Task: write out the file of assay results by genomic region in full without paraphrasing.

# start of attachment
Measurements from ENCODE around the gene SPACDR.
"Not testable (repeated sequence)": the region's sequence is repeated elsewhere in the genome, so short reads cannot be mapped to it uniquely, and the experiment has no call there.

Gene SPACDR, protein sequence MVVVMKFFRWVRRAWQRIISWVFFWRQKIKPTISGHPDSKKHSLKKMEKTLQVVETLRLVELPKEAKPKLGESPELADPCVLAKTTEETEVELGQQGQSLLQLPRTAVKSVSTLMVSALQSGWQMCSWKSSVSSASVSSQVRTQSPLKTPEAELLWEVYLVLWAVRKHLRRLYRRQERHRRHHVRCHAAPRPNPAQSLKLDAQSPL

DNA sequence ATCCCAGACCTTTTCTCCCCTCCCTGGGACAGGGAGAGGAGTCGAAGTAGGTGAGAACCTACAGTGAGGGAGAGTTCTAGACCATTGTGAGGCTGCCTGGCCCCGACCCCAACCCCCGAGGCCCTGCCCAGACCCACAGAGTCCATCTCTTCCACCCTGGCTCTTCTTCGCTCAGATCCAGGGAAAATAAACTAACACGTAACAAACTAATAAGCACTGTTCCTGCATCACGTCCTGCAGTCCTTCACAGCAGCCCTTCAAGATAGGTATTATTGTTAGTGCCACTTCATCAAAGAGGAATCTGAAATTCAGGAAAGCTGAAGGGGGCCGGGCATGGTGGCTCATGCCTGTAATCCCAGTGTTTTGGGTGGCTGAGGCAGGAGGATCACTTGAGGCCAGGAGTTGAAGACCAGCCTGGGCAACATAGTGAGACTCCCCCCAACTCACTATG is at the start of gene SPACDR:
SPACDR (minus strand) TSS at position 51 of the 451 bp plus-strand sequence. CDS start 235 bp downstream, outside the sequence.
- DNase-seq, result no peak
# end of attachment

Measurements from ENCODE around the gene SPACDR.
"Not testable (repeated sequence)": the region's sequence is repeated elsewhere in the genome, so short reads cannot be mapped to it uniquely, and the experiment has no call there.

Gene SPACDR, protein sequence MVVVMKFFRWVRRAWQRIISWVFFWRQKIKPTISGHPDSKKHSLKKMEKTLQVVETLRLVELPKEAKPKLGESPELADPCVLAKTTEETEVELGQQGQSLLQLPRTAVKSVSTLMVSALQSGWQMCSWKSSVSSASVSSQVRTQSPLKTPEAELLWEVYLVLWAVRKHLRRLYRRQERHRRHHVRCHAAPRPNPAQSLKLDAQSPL

DNA sequence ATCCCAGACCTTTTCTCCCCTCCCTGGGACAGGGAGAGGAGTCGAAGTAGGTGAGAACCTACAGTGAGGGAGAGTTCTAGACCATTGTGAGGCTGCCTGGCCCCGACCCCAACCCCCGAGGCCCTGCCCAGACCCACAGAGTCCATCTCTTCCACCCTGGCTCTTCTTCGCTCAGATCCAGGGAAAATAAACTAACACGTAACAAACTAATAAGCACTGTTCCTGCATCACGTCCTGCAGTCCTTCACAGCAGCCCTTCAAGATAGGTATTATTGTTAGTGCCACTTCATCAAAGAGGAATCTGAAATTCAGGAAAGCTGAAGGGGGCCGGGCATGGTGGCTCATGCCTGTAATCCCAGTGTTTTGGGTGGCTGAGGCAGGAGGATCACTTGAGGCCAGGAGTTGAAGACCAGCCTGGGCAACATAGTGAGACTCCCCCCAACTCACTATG is at the start of gene SPACDR:
SPACDR (minus strand) TSS at position 51 of the 451 bp plus-strand sequence. CDS start 235 bp downstream, outside the sequence.
- DNase-seq, result no peak